Your starting assumption is that all websites can be accessed via their IP address directly. This is not the case.
In many cases (I'd venture most cases) the website that is presented at an IP address is dependent on the website name you are requesting. Ie, if you request superuser.com you will first resolve this to an IP address, then make a request to the IP address for a specific webpage. It looks like this:
GET / HTTP/1.1
The first part says "get the first page of the site", and the second says "for the website superuser.com"
This is why a single webserver can host multiple websites using a single IP address. In the case of the Stack Exchange sites, any or all of them can be on each of their servers, and you'll get the one you ask for. If you just put in an IP address, you won't get any of them, because you are not telling the webserver which of the many websites you are after. In these cases, it may have a "default" website defined, or just return an error.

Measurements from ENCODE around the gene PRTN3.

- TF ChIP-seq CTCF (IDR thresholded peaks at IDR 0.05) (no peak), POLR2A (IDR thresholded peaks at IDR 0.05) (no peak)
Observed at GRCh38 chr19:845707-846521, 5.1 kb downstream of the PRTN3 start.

If you are trying to work around an issue with your DNS provider, then one option you have is to modify your
hosts file so that you are resolving addresses yourself, rather than have an external party do it for you.
So for example, if you edit
You can enter
This way, if you type superuser.com into your browser, it will look in the hosts file, and resolve the IP address, but then still pass through the name of the website to the server it connects to.